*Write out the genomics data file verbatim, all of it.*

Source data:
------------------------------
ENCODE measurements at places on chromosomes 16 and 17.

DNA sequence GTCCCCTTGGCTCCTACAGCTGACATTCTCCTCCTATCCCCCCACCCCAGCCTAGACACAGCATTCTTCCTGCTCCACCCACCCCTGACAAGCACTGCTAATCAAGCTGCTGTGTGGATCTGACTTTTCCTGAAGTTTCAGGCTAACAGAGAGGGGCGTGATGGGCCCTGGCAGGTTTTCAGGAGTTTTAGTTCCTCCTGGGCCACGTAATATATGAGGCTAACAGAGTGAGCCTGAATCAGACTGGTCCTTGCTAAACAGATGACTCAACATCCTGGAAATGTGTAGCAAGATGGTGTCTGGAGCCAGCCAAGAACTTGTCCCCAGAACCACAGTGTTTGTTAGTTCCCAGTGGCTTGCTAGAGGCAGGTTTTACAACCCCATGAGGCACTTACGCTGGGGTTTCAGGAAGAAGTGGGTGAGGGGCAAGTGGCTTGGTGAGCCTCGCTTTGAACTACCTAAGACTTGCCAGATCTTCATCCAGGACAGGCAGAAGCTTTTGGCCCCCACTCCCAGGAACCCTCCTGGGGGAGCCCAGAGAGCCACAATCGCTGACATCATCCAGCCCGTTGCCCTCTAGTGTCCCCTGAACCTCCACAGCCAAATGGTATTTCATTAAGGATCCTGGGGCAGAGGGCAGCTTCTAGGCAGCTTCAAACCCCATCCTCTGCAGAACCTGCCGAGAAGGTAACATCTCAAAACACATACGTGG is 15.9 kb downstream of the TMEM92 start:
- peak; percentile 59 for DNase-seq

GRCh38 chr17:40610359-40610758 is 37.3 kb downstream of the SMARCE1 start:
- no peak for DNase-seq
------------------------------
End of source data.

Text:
ENCODE measurements at places on chromosomes 16 and 17.

DNA sequence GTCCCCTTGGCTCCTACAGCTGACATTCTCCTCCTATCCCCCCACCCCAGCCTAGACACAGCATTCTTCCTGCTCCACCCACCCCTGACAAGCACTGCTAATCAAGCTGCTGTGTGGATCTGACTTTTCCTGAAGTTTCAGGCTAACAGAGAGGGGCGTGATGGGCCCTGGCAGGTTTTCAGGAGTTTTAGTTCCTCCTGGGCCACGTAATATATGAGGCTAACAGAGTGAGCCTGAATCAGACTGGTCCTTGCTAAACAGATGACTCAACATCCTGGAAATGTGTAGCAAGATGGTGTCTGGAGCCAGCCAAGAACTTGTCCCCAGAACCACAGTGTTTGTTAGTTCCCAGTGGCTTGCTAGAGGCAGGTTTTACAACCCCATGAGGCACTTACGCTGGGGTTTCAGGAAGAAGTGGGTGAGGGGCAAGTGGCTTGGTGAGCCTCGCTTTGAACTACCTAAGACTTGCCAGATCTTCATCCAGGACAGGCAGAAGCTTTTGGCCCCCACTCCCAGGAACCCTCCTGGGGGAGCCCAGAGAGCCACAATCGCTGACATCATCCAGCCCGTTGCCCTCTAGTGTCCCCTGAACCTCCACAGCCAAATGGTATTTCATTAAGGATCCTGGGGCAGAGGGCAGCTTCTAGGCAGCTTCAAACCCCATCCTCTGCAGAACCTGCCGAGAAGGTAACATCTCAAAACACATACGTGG is 15.9 kb downstream of the TMEM92 start:
- peak; percentile 59 for DNase-seq

GRCh38 chr17:40610359-40610758 is 37.3 kb downstream of the SMARCE1 start:
- no peak for DNase-seq